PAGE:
• Lines 49-51 redirect the user over to the OpenID provider

Now our intrepid user is passed over to their preferred OpenID provider. We give them one minute to complete the process. Plenty of time for them to use their yubikey or their mobile phone to do a one-time password login and click the button to approve handing out their email address. If they have already logged in to their provider recently then they will only have to click the approve button.

The return url encoded into the authentication request is https://localhost:8888/registerreturn When the user goes ahead at the provider they are redirected back with encoded data such as their email. This is verified in the following route:

case GET(PathSegments(Seq("registerreturn"))) =>
  implicit val executionContext = cpuBoundThreadPool
  implicit val timeout = askTimeout
  getSessionCookie match {
    case Some(sessionKey) =>
      val askFuture = discoveries ? sessionKey
      askFuture onSuccess {
        case Some(Discovery(_, openId, discoveryInfo)) =>
"have discovery for $openId")
          implicit val executionContextIO = ioBoundThreadPool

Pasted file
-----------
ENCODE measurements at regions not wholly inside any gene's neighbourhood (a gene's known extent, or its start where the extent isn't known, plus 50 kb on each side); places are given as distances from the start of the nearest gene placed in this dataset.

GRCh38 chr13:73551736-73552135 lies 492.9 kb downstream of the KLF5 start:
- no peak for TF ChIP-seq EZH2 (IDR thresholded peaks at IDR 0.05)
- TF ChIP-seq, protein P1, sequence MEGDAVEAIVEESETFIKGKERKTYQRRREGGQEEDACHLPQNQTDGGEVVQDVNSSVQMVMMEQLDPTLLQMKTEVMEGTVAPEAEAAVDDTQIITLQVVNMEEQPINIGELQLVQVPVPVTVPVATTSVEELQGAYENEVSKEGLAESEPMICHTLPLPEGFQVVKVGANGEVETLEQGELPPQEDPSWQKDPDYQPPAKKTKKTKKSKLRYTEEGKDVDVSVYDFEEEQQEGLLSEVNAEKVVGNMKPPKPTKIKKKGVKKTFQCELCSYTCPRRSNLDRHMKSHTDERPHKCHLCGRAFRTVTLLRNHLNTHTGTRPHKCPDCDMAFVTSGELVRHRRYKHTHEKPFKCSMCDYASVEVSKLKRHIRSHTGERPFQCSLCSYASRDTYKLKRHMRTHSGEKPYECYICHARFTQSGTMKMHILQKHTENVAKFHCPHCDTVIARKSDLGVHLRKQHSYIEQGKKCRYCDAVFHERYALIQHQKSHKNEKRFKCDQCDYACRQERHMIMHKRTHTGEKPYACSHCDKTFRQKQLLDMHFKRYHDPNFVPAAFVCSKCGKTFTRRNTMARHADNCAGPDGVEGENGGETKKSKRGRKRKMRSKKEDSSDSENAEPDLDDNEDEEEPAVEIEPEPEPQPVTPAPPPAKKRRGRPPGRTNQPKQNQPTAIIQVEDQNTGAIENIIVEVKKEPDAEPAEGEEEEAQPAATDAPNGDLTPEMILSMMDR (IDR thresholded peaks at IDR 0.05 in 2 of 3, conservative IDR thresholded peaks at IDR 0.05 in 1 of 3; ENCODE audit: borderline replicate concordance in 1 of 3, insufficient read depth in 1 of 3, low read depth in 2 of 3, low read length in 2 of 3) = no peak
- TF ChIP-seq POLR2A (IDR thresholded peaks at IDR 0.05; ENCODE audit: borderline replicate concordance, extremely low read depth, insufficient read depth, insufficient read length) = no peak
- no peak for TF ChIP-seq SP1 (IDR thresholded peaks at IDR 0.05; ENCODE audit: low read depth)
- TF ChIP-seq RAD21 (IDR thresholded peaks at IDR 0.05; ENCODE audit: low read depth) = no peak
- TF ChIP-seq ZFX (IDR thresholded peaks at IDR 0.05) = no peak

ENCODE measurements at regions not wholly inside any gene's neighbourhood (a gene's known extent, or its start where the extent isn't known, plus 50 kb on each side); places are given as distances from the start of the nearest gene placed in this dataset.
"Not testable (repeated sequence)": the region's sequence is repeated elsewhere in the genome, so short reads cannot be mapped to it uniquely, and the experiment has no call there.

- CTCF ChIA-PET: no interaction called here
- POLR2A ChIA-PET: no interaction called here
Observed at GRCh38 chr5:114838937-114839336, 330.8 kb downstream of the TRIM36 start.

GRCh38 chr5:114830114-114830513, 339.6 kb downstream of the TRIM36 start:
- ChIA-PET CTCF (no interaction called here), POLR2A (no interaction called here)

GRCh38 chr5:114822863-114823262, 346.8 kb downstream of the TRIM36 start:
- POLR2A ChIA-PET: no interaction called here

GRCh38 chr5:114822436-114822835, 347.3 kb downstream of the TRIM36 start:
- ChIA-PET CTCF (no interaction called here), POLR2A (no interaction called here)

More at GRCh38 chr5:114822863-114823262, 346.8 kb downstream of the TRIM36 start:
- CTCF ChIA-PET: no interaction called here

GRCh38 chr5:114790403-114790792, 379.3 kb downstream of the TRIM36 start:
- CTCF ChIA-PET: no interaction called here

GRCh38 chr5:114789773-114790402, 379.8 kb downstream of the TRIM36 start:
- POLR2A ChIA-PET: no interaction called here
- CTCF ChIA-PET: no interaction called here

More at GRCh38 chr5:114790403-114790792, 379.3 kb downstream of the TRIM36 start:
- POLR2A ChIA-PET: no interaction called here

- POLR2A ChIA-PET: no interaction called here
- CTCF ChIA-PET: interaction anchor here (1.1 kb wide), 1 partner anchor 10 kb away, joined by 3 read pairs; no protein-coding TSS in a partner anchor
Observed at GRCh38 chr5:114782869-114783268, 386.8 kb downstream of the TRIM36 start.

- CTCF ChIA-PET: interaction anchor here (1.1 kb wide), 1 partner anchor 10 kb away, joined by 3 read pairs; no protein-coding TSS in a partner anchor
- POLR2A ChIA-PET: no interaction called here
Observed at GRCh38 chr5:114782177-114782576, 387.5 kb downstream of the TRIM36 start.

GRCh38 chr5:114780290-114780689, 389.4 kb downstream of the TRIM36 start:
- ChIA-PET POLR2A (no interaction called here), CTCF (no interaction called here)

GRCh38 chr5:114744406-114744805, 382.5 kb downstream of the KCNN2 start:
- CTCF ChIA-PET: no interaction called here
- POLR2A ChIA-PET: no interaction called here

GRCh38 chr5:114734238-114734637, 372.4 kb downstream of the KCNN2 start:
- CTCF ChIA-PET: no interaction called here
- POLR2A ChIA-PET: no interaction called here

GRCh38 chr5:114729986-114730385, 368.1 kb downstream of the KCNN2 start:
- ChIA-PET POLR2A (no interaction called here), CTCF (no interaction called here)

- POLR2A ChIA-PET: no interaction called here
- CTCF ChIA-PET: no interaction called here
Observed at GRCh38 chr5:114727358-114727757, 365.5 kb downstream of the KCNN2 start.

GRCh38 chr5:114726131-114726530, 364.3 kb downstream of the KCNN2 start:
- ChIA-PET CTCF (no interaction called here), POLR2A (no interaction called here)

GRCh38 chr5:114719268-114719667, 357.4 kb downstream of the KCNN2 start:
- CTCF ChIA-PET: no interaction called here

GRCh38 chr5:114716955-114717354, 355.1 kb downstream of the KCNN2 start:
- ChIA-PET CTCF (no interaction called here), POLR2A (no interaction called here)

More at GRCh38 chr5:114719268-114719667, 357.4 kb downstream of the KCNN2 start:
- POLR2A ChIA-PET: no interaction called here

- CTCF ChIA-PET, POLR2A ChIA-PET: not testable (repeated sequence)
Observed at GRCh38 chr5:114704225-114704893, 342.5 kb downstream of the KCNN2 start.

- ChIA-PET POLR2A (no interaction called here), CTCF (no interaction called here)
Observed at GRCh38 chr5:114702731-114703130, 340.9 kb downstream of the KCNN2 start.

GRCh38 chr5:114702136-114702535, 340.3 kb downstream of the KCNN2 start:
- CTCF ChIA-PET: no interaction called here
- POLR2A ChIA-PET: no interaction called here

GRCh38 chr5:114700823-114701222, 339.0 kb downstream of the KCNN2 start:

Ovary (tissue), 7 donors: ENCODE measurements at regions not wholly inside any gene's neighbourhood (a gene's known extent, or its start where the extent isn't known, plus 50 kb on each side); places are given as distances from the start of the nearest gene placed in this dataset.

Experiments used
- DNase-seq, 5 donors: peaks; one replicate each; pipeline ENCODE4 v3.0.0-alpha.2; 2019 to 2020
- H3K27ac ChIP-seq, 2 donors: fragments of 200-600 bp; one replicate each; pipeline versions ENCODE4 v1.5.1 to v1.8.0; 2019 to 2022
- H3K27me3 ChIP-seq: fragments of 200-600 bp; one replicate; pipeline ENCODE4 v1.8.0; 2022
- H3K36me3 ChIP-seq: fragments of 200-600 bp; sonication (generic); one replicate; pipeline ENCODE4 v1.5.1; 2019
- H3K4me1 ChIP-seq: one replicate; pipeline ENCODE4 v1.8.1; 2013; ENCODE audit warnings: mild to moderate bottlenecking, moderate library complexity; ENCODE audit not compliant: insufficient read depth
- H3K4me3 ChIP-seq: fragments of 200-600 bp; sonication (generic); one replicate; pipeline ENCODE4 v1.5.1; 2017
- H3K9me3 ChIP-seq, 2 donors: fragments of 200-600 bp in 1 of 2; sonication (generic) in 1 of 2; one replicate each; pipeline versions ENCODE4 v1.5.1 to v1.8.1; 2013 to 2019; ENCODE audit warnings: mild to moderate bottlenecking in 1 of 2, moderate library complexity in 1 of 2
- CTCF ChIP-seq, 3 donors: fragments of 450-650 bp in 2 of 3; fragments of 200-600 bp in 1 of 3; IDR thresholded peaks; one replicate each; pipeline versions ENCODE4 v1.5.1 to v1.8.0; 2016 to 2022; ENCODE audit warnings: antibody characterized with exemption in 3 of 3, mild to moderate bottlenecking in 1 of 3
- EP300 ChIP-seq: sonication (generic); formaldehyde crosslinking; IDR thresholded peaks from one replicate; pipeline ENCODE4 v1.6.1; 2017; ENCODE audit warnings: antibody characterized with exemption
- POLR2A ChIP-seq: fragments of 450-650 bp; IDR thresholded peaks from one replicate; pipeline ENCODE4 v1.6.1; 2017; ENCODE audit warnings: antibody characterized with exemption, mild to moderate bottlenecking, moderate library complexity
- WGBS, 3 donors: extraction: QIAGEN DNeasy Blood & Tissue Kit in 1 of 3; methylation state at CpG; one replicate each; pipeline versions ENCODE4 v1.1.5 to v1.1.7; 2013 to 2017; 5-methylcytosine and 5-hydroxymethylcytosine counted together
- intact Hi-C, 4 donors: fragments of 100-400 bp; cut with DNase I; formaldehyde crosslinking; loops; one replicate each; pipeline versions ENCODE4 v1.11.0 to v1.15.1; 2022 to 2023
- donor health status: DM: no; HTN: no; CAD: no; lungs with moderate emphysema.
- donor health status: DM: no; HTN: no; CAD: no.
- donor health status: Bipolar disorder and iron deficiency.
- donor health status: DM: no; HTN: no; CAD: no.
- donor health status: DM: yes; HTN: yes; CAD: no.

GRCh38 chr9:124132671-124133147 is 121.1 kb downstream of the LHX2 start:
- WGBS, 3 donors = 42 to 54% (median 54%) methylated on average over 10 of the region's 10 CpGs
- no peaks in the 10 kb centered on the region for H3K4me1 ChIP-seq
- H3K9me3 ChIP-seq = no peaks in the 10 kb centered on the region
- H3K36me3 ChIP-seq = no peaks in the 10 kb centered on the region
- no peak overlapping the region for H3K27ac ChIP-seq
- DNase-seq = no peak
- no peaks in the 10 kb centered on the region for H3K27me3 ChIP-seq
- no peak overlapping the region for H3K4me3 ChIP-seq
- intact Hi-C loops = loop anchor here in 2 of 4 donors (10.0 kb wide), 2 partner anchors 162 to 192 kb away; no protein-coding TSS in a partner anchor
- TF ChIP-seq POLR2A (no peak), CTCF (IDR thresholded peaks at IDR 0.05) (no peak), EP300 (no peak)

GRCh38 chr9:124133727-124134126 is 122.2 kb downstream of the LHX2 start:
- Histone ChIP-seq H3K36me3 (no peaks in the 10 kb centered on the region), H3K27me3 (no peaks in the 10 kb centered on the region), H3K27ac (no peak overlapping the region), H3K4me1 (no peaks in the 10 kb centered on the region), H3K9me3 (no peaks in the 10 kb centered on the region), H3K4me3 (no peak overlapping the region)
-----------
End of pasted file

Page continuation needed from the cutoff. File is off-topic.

implicit val timeoutIO = verifyTimeout

          val verifyFuture = future {
  "trying verify for $openId")
            val verificationResult = consumerManager.verify(returnUrl, parameters, discoveryInfo)
            val verifiedIdentifier = verificationResult.getVerifiedId();
            val authSuccess: AuthSuccess = verificationResult.getAuthResponse().asInstanceOf[AuthSuccess]
            val extension = authSuccess.getExtension(SRegMessage.OPENID_NS_SREG)
            val sRegResponse = extension.asInstanceOf[SRegResponse]
            val email = sRegResponse.getAttributeValue("email")
            val authentication = Authentication(sessionKey, verifiedIdentifier.getIdentifier(), email)
  "verify confirmed email is ${email}")
          verifyFuture onSuccess {
            case authentication =>
              sessions ! authentication
    "successfully verified $authentication under sessionKey $sessionKey")
          verifyFuture onFailure {
            case e =>
              log.error(s"error during verify of $sessionKey : $e")
        case unknown =>
          log.error(s"unknown discovery message $unknown trying to resolve $sessionKey")
      askFuture onFailure {
        case t =>
          log.error(s"failed to resolve sessionKey $sessionKey with exception $t")
    case None =>"no session cookie")

Running through that code: